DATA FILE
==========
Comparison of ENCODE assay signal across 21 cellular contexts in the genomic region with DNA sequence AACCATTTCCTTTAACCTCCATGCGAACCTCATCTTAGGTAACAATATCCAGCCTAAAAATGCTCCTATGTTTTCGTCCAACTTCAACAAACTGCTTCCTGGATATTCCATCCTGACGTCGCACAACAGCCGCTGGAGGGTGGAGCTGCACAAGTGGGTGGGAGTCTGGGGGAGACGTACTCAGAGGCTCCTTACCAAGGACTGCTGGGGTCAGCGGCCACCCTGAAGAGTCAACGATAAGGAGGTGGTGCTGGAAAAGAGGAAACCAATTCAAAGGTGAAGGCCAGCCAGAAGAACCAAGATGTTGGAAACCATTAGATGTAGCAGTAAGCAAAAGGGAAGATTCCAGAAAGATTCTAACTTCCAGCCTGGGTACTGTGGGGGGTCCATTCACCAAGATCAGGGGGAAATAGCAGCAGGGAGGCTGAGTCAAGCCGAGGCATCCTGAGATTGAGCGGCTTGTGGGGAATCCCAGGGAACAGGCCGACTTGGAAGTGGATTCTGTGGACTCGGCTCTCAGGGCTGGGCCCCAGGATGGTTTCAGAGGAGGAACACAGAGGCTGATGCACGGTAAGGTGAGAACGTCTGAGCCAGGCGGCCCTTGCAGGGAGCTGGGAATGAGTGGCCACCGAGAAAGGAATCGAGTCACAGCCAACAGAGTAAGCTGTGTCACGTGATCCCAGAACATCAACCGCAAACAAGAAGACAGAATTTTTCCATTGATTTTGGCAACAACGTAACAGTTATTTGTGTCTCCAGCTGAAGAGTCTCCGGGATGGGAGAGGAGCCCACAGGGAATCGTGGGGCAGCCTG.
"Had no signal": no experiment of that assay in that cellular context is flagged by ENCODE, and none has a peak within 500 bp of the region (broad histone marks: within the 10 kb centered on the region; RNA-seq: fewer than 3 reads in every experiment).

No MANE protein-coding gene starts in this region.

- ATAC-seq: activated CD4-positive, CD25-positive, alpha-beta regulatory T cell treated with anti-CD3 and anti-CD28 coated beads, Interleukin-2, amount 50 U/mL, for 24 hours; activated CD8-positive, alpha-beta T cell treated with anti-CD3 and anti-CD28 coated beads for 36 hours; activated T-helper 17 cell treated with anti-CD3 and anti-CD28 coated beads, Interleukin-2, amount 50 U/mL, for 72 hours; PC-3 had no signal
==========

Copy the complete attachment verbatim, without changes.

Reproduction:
Comparison of ENCODE assay signal across 21 cellular contexts in the genomic region with DNA sequence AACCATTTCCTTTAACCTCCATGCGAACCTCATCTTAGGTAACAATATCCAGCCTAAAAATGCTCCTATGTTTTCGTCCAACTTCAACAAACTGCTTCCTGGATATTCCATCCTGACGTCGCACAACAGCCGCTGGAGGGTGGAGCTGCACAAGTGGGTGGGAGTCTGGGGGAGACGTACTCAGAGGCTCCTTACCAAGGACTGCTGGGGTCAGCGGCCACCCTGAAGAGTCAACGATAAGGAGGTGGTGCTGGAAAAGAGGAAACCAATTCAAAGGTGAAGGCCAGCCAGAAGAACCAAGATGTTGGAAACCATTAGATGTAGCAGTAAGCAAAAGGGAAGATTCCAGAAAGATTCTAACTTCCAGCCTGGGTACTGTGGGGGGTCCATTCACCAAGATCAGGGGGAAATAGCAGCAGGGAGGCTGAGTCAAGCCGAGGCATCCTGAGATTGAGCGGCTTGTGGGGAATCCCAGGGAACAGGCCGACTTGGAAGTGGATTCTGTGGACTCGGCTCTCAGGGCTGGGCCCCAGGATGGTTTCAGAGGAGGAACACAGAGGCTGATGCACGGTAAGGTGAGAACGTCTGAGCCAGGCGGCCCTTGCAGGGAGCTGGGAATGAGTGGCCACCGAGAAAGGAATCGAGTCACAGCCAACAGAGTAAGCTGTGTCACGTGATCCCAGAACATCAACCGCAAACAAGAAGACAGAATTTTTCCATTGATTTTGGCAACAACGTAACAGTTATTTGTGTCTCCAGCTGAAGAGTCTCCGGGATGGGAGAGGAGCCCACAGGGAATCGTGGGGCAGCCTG.
"Had no signal": no experiment of that assay in that cellular context is flagged by ENCODE, and none has a peak within 500 bp of the region (broad histone marks: within the 10 kb centered on the region; RNA-seq: fewer than 3 reads in every experiment).

No MANE protein-coding gene starts in this region.

- ATAC-seq: activated CD4-positive, CD25-positive, alpha-beta regulatory T cell treated with anti-CD3 and anti-CD28 coated beads, Interleukin-2, amount 50 U/mL, for 24 hours; activated CD8-positive, alpha-beta T cell treated with anti-CD3 and anti-CD28 coated beads for 36 hours; activated T-helper 17 cell treated with anti-CD3 and anti-CD28 coated beads, Interleukin-2, amount 50 U/mL, for 72 hours; PC-3 had no signal